The reason that most people go to the Aberdares however is that the mountains are relatively close to Nairobi (only 180 kms/112 miles) on good roads) so are easily accessible. They are also home to two of the most famous safari lodges in Kenya – Treetops and The Ark. Treetops is famously where Britain’s Queen Elizabeth was staying in 1952 when word reached her of her father’s death and her accession to the throne. Both places have changed massively since their early days as rickety tree houses and more resemble very cushy safari-themed corporate 5-star hotels. However, they are extremely comfortable, you can still have a wonderful weekend with the added benefit of being able to pad out onto the viewing deck in your dressing gown to watch elephants and buffalo at the waterhole, never having to stir further from the bar than the reach of a G&T. And while the wildlife isn’t perhaps up to the standard of the Mara, you do get to see forest creatures such as bongos, colobus monkeys and giant forest hogs and the scenery en route is magnificent. Unfortunately, yet again, because of the park’s popularity, Kenya Wildlife Services have upped the fees to ridiculous levels to cash in.

Treetop hotels are offering a different kind of safari
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A visit to this densely forested park in the highlands of Kenya is a nice change from the hot savanna reserves. Buffalos, elephants, bushbuck and monkeys are readily seen. You can drive around the park and you should pick up a fair amount of game, but I love settling down for a couple of days in one of the tree-lodges, which act as hides on stilts within the park. Treetops and The Ark both offer an almost unique experience. They both date back to colonial times and the stuffy atmosphere has been maintained to a huge degree. Both overlook a waterhole. A saltlick almost guarantees a good stream of animals coming past on every given day. At night, with spotlights on, the viewing continues. One of my highlights was witnessing an interesting standoff between a black rhino and her calf and a group of hyenas.

The easiest wildlife watching in Kenya
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The scenery is truly wonderous at this sky-high park, where East Africa’s savannahs are left far behind and temperatures plummet. Instead you’ll find valleys carved between soaring forested peaks, waterfalls, thick bamboo forests and moorlands all shrouded in misty drizzle.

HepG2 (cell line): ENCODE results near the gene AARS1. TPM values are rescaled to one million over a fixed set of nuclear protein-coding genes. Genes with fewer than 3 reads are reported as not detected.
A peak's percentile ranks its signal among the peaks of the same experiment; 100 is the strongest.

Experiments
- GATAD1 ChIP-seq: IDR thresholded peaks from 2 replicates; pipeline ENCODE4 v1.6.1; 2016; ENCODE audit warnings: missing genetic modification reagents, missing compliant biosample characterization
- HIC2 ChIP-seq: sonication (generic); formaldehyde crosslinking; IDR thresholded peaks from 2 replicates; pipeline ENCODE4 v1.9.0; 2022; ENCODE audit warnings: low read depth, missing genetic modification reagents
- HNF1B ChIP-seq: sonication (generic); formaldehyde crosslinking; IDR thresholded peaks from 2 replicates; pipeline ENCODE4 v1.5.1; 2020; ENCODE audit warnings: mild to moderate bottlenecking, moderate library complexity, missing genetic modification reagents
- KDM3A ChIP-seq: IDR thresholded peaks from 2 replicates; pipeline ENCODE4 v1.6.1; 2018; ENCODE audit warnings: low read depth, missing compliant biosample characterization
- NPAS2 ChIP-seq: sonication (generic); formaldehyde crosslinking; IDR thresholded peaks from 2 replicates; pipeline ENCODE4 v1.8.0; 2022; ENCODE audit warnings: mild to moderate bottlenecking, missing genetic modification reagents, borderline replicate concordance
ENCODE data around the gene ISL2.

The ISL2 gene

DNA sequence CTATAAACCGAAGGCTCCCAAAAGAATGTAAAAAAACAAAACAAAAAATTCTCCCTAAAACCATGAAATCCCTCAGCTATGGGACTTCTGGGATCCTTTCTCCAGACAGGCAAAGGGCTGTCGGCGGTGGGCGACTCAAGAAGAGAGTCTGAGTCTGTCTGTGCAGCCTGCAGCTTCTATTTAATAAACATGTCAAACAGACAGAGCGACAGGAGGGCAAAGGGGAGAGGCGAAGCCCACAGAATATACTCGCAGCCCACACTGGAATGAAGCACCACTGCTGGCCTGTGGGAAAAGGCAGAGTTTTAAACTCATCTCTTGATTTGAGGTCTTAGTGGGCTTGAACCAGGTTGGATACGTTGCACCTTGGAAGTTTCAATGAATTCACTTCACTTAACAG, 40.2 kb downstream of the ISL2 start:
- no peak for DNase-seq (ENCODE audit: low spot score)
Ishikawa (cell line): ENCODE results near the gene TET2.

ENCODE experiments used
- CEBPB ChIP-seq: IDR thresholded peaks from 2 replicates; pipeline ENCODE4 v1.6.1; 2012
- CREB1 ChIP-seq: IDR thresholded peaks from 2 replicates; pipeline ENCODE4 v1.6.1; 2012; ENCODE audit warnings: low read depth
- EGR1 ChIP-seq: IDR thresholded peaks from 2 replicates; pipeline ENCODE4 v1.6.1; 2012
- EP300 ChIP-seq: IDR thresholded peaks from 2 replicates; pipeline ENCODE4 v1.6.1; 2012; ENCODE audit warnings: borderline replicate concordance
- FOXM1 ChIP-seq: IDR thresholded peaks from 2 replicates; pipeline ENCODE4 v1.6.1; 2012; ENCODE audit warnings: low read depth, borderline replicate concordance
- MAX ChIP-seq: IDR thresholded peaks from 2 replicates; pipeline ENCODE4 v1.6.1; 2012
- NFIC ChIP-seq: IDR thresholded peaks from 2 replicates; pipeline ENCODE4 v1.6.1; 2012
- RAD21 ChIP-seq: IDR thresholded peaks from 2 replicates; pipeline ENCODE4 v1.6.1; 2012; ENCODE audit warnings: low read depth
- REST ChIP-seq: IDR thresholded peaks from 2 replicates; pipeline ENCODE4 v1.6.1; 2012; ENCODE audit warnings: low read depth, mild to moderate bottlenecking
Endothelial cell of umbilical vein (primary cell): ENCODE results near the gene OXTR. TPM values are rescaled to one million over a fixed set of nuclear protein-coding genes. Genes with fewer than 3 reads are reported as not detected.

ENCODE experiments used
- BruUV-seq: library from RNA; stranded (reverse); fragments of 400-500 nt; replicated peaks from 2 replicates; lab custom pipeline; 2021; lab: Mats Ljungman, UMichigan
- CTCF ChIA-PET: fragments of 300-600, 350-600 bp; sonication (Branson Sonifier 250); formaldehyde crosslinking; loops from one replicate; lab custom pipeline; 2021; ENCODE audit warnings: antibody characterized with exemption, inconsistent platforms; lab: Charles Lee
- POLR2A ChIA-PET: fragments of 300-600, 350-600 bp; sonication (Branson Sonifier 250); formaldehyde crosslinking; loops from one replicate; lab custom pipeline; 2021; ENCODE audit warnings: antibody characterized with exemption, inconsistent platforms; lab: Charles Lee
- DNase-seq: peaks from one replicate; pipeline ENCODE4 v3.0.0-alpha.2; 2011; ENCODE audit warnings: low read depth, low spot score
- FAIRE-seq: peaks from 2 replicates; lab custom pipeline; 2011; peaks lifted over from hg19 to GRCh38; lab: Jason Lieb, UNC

There are only two places to stay, both designed for package tourists. But the experience is something special. I stayed at The Ark, a 4-storey lodge perched on a forested bluff where guests peer out of windows, or off balconies, at a floodlit waterhole and surrounding grasslands to view elephant, buffalo, waterbuck, bushbuck, giant forest hog, and, if lucky black rhino. If that all gets a bit much you can retire to your room where a series of buzzers lets you know when something interesting is outside!

It has a very packaged feel but if you like sipping a glass of red by the open fire while watching elephants play around in mud baths just outside, then this is the experience for you.

Life in the Treetops
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For most visitors, myself included, a visit to this montane park really means a visit to one of two so-called ‘tree hotels’ (hide like construction where all game viewing is done from the hotel and all rooms face a waterhole) that lie on its forested lower slopes. Treetops is the older of these, founded in 1932, and having attained global fame in 1952 as the place where Princess Elizabeth was staying when she unknowingly became the Queen of England upon the death of her father George VI. Royal connections aside, a newer hotel called The Ark is the better bet for good game viewing, with buffalos, elephant, rhino and various antelope making an appearance most nights, and lion and leopard also regular visitors. Other forest wildlife likely to be seen at The Ark includes the lovely black-and-white colobus monkey, a beautiful spotted cat-like predator called a genet, Harvey’s red duiker, and some alluring birds.

Average Expert Rating

  • 3.3/5
  • Wildlife
  • Scenery
  • Bush Vibe
  • Birding